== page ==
On October 1, 2015, the Consumer Financial Protection Bureau (CFPB) announced its second enforcement action in three days against an indirect auto finance company. In its latest action, the CFPB took aim at indirect auto finance company Westlake Services, LLC, and its auto title lending subsidiary, Wilshire Consumer Credit, LLC. 
The CFPB consent order alleges that Westlake and Wilshire violated the Fair Debt Collection Practices Act, the Truth in Lending Act, and the Dodd-Frank Wall Street Reform and Consumer Protection Act in connection with the companies’ debt collection practices, advertising methods, customer relations, and account servicing practices.

Unlawful Debt Collection Practices

Specifically, the CFPB found that Westlake and Wilshire engaged in deceptive and unfair debt collection practices by

  • altering caller ID information to make it appear to consumers that calls were coming from other companies, such as repossession companies, in order to make consumers believe that repossession of their vehicles was imminent unless they paid outstanding debts;
  • falsely threatening to refer consumers to law enforcement authorities for investigation or criminal prosecution even when the companies had not yet made such a decision;
  • calling consumers whose vehicles had already been repossessed and deceiving them into believing the callers were from a repossession company and that the consumers would get their vehicles back if they paid outstanding debts;
  • calling consumers’ employers, friends, and family members and disclosing information about the consumers’ loans and debts without the consumers’ permission; and 
  • hiring a vehicle repossession company to call consumers and trick them into believing that repossession was imminent unless they paid outstanding debts, even though such repossession was not imminent.

Other Illegal Practices

In addition to engaging in illegal debt collection practices, the CFPB consent order alleges that Westlake and Wilshire engaged in impermissible advertising, customer relations, and account services by

  • deceiving borrowers about the effects of due dates and extensions by failing to contact consumers prior to making changes and, after changes were complete, misrepresenting that the changes were favorable to the consumers; and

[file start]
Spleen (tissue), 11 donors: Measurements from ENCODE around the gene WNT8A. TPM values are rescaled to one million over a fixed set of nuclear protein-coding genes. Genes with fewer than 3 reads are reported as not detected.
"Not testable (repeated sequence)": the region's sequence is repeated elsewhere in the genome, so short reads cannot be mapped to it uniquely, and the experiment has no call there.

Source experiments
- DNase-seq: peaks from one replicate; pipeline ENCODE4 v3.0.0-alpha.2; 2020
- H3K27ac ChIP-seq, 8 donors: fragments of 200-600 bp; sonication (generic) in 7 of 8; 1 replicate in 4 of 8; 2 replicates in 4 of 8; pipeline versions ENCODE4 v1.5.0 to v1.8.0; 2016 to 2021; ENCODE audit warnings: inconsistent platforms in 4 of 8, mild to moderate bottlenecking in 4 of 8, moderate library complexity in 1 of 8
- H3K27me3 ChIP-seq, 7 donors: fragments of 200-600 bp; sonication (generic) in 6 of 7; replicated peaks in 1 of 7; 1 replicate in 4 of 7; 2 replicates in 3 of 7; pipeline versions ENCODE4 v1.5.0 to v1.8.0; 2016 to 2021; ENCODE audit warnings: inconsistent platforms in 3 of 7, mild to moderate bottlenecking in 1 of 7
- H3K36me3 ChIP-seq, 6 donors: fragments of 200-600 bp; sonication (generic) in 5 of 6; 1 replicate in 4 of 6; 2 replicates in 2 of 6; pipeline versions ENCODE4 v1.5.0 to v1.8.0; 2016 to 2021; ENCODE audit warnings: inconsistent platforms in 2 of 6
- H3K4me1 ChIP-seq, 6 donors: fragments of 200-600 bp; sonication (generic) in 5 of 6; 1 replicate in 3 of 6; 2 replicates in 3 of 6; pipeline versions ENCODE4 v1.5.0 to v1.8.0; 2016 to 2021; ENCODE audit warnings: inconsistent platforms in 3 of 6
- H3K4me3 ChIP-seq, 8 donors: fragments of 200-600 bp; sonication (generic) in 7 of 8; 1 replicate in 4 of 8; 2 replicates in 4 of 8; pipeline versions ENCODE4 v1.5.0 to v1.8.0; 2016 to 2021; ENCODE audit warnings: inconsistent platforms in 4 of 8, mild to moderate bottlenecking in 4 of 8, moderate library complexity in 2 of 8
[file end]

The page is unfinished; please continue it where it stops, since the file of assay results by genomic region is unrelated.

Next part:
• failing to disclose the true cost of loans to consumers by charging certain monthly interest rates and failing to disclose the annual percentage rates.

The consent order requires Westlake and Wilshire to

  • pay approximately $44.1 million in restitution: $25.8 million in cash to consumers and the remainder in the form of balance reductions on outstanding loans;
  • cease further deceptive and unlawful debt collection practices;
  • stop disclosing borrowers’ loan information to third parties or otherwise threatening to disclose such information if doing so would be unlawful;
  • evaluate advertisements and ensure they are in compliance with the Truth in Lending Act;
  • provide consumers with accurate information about their loans and not extend due dates or loan terms without first explaining the effects of such actions to consumers and obtaining the consumers’ consent to modify loan terms; and
  • pay a $4.25 million penalty to the CFPB’s Civil Penalty Fund.

You can view the CFPB’s administrative consent order against Westlake and Wilshire here:http://files.consumerfinance.gov/f/201509_cfpb_consent-order-westlake-services-llc.pdf.

The Westlake/Wilshire consent order is the CFPB’s second enforcement action against an indirect auto finance company in three days. On September 28, 2015, the CFPB and the Department of Justice announced two separate actions against Fifth Third Bank related to the bank’s credit card add-on products and its indirect auto lending practices.